Salt Lake City, UT
FCP7/Sony EX-3/Mac Quad-Core Intel
- May 4, 2010 at 6:21 pm
Yes, treat the reference file just like any other file. It won’t compress/transcode in compressor any faster (or slower) than a self contained file. I don’t have the latest version of FCP, so I can’t comment on the “share” feature.
- May 4, 2010 at 8:27 pm
These are great help to me.
- July 14, 2011 at 10:44 pm
Just wanted to add a few things, better late than never!
QT Reference movie – when you use the “export as quicktime movie” option the resulting file if you DO NOT click the “make self contained” tick box is a reference movie. AsTerry mentioned, make sure you render the timeline first as the renders for the reference file live within it (i.e. it references the original media from the timeline and adds the render files into the reference movie, not render them for use within FCP)
Send to Compressor – in FCP7 you can send to Compressor and while its encoding you can come back to FCP7 and still edit. Its a little slower but does work. You can’t quit FCP7 though if you are using Compressor to encode a timeline.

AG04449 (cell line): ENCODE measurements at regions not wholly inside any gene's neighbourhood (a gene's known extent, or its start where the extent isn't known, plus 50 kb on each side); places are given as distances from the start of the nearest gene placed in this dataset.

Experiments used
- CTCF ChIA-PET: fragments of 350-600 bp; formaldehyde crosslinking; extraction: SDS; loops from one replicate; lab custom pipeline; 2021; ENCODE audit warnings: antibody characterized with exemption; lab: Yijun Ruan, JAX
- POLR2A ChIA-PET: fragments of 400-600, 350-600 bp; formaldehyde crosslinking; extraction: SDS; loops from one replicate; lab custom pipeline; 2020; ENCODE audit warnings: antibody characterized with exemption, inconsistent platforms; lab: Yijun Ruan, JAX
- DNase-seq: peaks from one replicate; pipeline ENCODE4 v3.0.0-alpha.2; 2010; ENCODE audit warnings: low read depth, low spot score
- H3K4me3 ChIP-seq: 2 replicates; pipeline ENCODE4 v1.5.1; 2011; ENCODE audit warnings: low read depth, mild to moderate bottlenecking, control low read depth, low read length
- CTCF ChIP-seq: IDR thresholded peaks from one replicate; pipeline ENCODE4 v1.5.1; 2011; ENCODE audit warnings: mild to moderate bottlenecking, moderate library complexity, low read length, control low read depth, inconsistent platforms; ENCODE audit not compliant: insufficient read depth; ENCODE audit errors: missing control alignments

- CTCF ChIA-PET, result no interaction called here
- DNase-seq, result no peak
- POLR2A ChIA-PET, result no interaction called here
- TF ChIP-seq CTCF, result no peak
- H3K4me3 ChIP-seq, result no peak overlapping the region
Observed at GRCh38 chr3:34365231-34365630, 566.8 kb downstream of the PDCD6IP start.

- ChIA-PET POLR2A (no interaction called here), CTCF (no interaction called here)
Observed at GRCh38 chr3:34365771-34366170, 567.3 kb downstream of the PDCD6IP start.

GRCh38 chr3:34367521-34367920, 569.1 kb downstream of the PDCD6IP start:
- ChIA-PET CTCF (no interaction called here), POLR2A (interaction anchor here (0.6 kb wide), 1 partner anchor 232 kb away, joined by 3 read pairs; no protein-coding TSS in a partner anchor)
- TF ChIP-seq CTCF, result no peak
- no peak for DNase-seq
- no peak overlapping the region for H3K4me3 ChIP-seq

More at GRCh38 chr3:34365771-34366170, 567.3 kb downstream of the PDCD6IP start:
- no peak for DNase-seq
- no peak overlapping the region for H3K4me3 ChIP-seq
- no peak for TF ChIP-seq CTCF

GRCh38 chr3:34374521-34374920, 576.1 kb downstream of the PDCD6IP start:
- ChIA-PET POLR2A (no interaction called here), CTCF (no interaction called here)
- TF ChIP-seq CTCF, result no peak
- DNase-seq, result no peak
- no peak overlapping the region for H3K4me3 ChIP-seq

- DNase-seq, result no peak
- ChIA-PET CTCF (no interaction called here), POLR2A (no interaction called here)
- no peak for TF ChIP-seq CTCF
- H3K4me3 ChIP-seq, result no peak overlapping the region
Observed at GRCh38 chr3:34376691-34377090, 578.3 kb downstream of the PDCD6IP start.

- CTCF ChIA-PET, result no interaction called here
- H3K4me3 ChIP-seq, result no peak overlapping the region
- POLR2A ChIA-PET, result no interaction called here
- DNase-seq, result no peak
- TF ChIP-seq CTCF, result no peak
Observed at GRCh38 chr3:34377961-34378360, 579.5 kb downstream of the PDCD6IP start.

Share – the share option is a kind of shortcut to some of the Compressor encoding features (think of it as easy setup for output) but when using the share option you can’t continue to use FCP7. There is an option to send to Compressor from within the share window so you can sort all your encode formats and naming out and then send it over.
MPEG2 should be one of the easier codecs to be squashing files to but 12 minutes for a 24 minute video seems OK to me (I get similar on my machine) but the audio should be quicker as suggested.
If you’re going to H264 then there are hardware options to speed things up including Elgatos Turbo H264 or the MAX option on some Matrox M02 boxes – both are accessible from within Compressor.